Thursday, November 16

Thinking About Faith Alone and Christ Alone, Part 1

A couple of weeks ago I posted something on the Reformation slogan Solus Christus, or "in (or by) Christ alone"--a phrase that is used to refer to the truth that our salvation is accomplished by the work of Christ, and by nothing else instead of or in addition to his work. In other words, the whole grounds for our salvation--or the very reason we can be saved--is the work of Christ; or, to put it yet another way, it is Christ's obedience, death and resurrection on our behalf that justifies our justification. Since then, I've been doing some thinking about the relationship between Solus Christus and another of the five solas: Sole Fide. As you might expect, if I've been thinking it, I will eventually blog it, and this is post one on this subject.

Sole fide means "faith alone." It refers to the truth that our justification, grounded in Christ's work, comes to us through faith alone, and through no other means. There are various ways this is explained. It is said that we lay hold of Christ's work on our behalf through faith alone, that faith is the conduit through which Christ's work comes to us, or that faith is the instrument or vessel which receives God's gift of salvation. I think those are all good descriptions of the role faith plays in our justification.

If we are justified through the means of faith alone, it is certainly right to say that faith is necessary for justification, since it's through faith that we receive it; but at the same time, faith is not the grounds for our justification--the basis upon which we can be justified--since the grounds or basis for our salvation is Christ's work alone, not Christ's work plus our faith. Scripture always speaks of faith, in relation to justification, in language that refer to means only, and never uses the language of grounds in relation to it. That's why thoughtful theologians say salvation is by or through faith, but they don't say it is because of faith: they are being careful to maintain the distinction that faith is the means of salvation, but not the grounds of it.

Are you not sure of the distinction? Here's an example that might help. Imagine a parent punishing a child with good cause. When we use the term "with good cause", we are using the language of grounds. We are saying that there is suitable grounds or sufficient reason for the punishment. The child is punished because he or she did something that needed punishment, and that misdeed is the grounds--or the good cause--for the punishment. Let's say, to expand the illustration, that the punishment was the removal of a certain privilege. Going without the privilege is the way the punishment is received by the child. It's not the grounds of the punishment, which is the misdeed, as discussed above, but the means by which the punishment comes. Going without the privilege is, of course, necessary in order for the child to be punished, but we can't say it's the reason or cause or grounds for the punishment.*

So the answer to the child's question, "Why was I punished?" is not "Because you went without the X-box for a day," but "Because you clobbered your brother over the head with your controller." The answer to the question "How was I punished?" is "By going without the X-box." Because, why, cause, reason, and basis are word in English that speak to grounds; how, by, and through speak of means.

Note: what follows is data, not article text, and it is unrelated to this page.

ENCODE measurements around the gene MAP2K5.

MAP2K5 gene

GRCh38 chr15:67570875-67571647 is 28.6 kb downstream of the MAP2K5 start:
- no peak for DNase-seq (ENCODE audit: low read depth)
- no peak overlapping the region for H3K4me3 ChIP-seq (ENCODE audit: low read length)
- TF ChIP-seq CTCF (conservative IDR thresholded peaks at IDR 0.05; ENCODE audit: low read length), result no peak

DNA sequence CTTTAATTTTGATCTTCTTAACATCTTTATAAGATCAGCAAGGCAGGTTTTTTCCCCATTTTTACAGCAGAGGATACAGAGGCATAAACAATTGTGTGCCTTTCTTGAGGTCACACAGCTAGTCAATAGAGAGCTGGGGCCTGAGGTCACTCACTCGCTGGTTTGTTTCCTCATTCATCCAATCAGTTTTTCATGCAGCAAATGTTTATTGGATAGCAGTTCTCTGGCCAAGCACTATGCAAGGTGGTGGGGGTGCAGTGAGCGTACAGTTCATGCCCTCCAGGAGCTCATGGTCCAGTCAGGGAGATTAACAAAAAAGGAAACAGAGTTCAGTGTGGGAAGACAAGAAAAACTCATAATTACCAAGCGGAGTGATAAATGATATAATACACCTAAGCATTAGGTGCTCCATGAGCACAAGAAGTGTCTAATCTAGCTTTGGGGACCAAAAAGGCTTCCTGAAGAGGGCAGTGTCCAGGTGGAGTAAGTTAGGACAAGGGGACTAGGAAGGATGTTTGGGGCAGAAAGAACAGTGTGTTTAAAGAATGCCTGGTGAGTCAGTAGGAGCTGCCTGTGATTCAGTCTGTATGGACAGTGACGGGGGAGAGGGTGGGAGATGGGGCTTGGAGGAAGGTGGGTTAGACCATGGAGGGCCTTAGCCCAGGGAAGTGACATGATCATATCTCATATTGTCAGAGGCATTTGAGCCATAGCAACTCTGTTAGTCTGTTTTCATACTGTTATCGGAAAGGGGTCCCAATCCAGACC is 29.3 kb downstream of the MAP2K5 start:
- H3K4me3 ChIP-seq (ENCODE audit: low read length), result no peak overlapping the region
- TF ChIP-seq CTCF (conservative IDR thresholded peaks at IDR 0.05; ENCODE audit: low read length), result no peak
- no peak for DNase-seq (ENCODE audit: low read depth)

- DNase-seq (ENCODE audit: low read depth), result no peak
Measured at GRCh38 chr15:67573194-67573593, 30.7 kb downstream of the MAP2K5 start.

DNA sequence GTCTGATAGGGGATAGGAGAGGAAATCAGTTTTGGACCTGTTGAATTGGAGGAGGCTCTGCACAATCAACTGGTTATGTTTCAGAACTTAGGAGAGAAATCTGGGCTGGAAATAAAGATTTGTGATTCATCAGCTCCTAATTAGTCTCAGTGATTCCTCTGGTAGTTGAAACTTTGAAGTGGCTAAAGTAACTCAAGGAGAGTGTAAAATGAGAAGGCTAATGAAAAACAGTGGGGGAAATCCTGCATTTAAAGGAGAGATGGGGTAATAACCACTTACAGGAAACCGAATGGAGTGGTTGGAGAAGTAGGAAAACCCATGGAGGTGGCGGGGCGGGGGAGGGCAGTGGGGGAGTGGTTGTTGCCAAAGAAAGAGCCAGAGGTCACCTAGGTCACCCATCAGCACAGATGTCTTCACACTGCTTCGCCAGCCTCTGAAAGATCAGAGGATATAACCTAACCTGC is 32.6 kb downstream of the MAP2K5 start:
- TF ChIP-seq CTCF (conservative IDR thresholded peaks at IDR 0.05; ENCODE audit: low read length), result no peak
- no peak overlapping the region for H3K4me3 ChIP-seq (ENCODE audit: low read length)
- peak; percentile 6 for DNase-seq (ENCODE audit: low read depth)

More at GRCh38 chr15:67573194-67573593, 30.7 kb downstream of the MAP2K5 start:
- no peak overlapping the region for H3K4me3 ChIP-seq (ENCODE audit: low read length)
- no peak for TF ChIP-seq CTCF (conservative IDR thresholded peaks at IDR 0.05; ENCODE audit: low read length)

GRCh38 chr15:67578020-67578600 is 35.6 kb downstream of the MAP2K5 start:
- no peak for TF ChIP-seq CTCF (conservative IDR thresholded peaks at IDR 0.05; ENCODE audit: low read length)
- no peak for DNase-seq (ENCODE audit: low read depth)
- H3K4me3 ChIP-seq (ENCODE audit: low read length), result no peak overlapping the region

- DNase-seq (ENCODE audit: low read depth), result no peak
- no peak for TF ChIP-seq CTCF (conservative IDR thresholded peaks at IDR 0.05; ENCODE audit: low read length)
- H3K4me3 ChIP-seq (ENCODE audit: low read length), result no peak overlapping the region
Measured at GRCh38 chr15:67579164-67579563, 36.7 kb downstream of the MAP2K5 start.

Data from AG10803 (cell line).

(I know we don't always use language in exactly this way or this precisely. For example, we also use cause to refer to something that brings about an event, which speaks more to agency**, and, of course, that's a right way to use the term. However, in the realm of moral, legal, or theological discussion, the word cause is used frequently as a synonym for reason or grounds, and that's the way I'm using it here. The reason it's so important to think through the terms we use is that when we're speaking about important things--like our salvation, for instance--where much can be gained from understanding the relationships between the necessary elements, precise language helps us understand the concepts without confusion.)

The relationship between in Christ alone and through faith alone in our salvation is similar to the relationship between the child's misdeed and the loss of the X-box in our example. It is similar in that the grounds, reason or cause of salvation is Christ alone, and the means through which our salvation comes is faith alone, so that the answer to the question, "Why am I saved?" is "Because of Christ's work on my behalf," rather than "Because I believed." Faith comes in as an answer to the question "How am I saved?"; I am saved "through faith alone."

The distinction between faith as the means of salvation and Christ's work as the grounds of salvation is the background for the rest of what I want to write on this subject. Next up, I'll post on the reason that faith alone as the means of salvation fits so perfectly with Christ alone as the grounds of salvation. After that, I plan to post on some sloppy theological thinking that adds faith to Christ's work as the grounds of salvation.

*This illustration doesn't work perfectly, but it's the best I can think of, so I'm sticking with it for now.
**Faith is not the agent of salvation, either, by the way. But that's a whole nuther discussion.